Who doesn’t love ketchup? This ubiquitous red sauce was the go-to condiment for burgers, hotdogs, and fries amongst my friends and family. The distinctive shaped bottle graced most tables and just about every picnic.
Now fast forward about 25 years. I am in the midst of canning season with a surplus of tomatoes. Frankly, the thought of canning more quarts of juice and sauce does not appeal to me. What else can I make? I need inspiration. So I gather all of my canning books and flip through the pages. After an hour of scanning recipes, there it is. Wow. Such a great idea. Ketchup!
From that fateful evening, I have been making ketchup ever since. The taste is fresh, bright, and so much more flavorful than what I used to buy at the grocery store. And folks, if you can tomatoes, you can make ketchup.
Over the years, I have continued to tweak this recipe. While I enjoy a nice tomato base, I also like the slight bite of vinegar, sweetness of orange juice, and some assorted spices/seasonings. Please feel free to adapt the recipe to fit your own personal taste. But regardless of how you adapt the recipe, please use fresh tomatoes. Do not used store bought canned tomatoes. The metal cans impart a ‘tinny’ flavor which will negatively impact the taste of the final product.
- 2 Tbl. olive oil
- 6 lbs. heirloom tomatoes, blanched, seeded, and skinned
- 1 white onion, skinned and diced
- 4 large garlic cloves, minced
- 1 C. white vinegar
- 1/2 C. orange juice (fresh squeezed is best)
- 1 tsp. smoked paprika
- 1/2 tsp. cayenne powder
- 1 tsp. dry mustard
- 1/2 tsp. ground cloves
- 1/2 tsp. allspice
- 1/3 C. brown sugar
- 1 tsp. kosher salt
Place a large stock pot on the stove set to medium heat. Add the olive oil. Swirl to coat the bottom of the pan. Next, add the onions and sweat for 5 minutes. Stir in garlic. Sweat for another 2 minutes. Add the tomatoes, mix well. Lower to the heat to a simmer. Stir in the remaining ingredients. Allow to cook down until the volume is reduced by half or until you reach your desired consistency. (I like a thick ketchup and so I reduce the sauce by more than half.) As the sauce cooks down, increase the frequency of stirring. You do not want to scorch your ketchup.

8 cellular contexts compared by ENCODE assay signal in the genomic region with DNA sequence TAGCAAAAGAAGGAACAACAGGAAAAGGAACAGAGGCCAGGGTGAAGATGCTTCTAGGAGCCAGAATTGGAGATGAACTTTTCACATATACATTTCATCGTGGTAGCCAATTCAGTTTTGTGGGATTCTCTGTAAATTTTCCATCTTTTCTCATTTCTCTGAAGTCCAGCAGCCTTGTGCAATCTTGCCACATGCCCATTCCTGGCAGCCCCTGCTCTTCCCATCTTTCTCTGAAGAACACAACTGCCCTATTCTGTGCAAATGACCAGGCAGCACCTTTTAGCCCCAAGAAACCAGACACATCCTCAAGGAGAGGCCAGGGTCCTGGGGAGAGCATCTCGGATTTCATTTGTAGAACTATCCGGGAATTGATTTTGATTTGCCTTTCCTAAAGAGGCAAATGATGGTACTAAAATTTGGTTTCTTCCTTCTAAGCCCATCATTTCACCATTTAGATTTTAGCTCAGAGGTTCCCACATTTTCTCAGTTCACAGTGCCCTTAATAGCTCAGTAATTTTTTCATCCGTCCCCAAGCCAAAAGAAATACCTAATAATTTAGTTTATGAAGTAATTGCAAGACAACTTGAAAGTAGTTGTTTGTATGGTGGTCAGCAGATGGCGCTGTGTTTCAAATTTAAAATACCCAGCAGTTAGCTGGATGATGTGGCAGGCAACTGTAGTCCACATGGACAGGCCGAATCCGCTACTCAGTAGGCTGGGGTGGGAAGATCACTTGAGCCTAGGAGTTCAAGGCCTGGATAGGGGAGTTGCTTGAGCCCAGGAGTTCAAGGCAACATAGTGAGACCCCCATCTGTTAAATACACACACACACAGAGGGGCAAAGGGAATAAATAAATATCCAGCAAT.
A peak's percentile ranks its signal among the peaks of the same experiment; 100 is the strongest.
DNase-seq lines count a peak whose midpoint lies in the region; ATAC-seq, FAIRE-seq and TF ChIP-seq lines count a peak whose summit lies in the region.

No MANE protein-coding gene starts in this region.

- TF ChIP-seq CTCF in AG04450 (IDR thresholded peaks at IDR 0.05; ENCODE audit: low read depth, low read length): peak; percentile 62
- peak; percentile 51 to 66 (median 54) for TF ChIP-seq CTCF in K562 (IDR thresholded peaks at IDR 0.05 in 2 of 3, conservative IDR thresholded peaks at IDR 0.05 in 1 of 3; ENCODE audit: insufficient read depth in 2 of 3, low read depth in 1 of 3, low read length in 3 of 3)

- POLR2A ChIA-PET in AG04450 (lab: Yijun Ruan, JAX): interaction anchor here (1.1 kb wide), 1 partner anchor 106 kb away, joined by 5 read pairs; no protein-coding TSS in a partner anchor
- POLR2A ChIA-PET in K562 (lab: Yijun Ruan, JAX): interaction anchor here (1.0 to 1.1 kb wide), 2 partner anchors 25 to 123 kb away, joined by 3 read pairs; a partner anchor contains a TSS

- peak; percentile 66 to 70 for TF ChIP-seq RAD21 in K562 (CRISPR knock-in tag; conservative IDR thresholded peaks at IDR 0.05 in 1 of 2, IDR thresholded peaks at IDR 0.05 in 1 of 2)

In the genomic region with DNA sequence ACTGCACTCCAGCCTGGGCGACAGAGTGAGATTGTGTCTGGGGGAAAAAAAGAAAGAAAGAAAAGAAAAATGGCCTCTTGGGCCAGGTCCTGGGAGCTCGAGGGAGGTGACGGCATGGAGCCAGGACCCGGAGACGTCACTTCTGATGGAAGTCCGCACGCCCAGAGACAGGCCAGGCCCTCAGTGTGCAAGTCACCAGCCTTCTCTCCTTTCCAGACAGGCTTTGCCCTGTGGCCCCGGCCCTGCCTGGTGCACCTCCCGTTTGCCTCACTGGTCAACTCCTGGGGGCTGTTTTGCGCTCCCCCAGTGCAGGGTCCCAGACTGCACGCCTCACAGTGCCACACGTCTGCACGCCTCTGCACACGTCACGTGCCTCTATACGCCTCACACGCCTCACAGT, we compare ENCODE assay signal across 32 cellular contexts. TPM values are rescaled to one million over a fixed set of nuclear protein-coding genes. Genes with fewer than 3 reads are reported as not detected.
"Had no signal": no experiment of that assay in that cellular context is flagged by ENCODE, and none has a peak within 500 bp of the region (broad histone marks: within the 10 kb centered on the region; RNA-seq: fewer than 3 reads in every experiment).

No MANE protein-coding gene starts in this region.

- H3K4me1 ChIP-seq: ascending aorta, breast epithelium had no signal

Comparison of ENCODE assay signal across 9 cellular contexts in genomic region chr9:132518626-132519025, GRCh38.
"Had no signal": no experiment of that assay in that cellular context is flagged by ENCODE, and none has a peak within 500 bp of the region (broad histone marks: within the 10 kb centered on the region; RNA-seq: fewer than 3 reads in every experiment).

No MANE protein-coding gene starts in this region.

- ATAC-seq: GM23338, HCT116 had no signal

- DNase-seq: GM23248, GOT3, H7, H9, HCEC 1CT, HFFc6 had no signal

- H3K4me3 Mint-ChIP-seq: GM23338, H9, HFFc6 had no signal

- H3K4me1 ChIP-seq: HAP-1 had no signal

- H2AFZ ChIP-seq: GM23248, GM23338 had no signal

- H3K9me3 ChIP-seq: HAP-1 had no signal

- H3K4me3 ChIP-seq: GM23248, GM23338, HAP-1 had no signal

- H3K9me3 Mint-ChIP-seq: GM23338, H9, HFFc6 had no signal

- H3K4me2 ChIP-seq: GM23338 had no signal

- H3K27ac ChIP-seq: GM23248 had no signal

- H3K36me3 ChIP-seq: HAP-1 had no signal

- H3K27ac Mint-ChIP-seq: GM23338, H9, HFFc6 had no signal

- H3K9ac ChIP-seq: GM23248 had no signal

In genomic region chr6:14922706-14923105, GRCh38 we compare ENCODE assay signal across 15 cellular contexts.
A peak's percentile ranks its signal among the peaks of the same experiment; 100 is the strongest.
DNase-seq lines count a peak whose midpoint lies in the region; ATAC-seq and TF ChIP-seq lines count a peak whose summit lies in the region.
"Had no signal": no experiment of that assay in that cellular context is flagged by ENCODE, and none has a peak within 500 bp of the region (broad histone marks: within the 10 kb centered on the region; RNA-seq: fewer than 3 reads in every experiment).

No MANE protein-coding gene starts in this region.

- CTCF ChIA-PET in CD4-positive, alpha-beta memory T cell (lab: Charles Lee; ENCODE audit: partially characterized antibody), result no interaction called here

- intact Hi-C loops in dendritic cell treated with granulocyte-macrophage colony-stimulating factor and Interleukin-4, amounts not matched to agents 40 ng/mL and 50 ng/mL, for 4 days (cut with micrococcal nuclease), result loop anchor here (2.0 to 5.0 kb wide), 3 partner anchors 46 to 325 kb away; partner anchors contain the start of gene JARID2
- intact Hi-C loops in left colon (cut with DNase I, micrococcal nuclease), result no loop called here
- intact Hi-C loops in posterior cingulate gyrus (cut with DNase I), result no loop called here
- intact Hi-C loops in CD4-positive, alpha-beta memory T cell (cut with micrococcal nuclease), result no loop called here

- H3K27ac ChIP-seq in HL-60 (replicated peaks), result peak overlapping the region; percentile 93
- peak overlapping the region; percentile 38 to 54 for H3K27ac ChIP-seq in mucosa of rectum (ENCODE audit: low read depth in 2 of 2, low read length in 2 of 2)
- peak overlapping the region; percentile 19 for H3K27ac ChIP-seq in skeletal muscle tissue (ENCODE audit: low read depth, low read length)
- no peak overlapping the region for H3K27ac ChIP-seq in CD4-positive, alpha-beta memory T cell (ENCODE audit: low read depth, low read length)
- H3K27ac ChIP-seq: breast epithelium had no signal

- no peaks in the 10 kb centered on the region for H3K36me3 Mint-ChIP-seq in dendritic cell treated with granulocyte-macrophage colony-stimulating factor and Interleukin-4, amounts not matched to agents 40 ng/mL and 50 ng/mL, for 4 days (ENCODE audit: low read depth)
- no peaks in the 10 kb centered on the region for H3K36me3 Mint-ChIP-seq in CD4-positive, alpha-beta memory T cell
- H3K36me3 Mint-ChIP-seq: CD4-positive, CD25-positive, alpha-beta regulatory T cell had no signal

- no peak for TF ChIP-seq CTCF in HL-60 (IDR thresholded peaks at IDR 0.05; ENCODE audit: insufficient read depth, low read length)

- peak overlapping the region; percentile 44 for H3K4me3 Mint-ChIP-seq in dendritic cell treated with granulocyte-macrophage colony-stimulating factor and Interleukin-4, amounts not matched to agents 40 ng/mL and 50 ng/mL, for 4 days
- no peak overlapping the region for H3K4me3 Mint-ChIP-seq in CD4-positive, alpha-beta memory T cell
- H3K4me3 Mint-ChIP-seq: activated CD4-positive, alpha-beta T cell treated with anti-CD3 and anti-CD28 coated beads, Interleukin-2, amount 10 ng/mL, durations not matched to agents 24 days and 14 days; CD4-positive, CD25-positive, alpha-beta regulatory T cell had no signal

When desired consistency is reached, remove pot from heat. At this point, I use an immersion blender to get a uniform texture of the sauce, blending away any large chopped pieces of tomatoes or onions. Pour sauce into sterilized jars. Adjust lids and rims and process for the length of time necessary for your elevation. This recipe makes 3 pints.
I generally triple this recipe. Not only do we have enough for our home, but homemade ketchup makes a wonderful gift that your friends will relish.
Shelly-Hummingbird Hollow Hen House says
Thank you so much for posting the recipe!
You are welcome! We really like the spices/seasonings in this ketchup. It is a far cry from the store bought stuff.
I have a friend who loves ketchup and has been looking for a recipe- I’ll have to share this with her!
I hope she enjoys the recipe. We have been making our own ketchup for 14 years and have not regretted giving up the commercially produced stuff.
This looks like a great recipe for the Ketchup lovers in my house!
Thanks for sharing at the HomeAcre Hop!
We enjoy our ketchup in our household. It also gets stirred into sauces and serves as the base for our BBQ.
IS this a water bath
or pressure canner process?
It is water bath canning.
Derek and Claire says
I don’t really “can”- I have just been freezing my jars of sauce. Do you think freezing this ketchup would be ok?
I haven’t tried freezing it, but wouldn’t see why you couldn’t do it. We generally make several batches and always have a jar of it in the refrigerator.
How long to process 1/2 pints and pints at sea level? This looks like a great recipe!
You can check with your county’s extension office for processing times. Those times vary by elevation.
Norman Curnow says
what about leaving the sugar out for diabetics
You could leave the sugar out, but I would then store the ketchup in the refrigerator. Sugar is also considered a preservative in addition to the vinegar.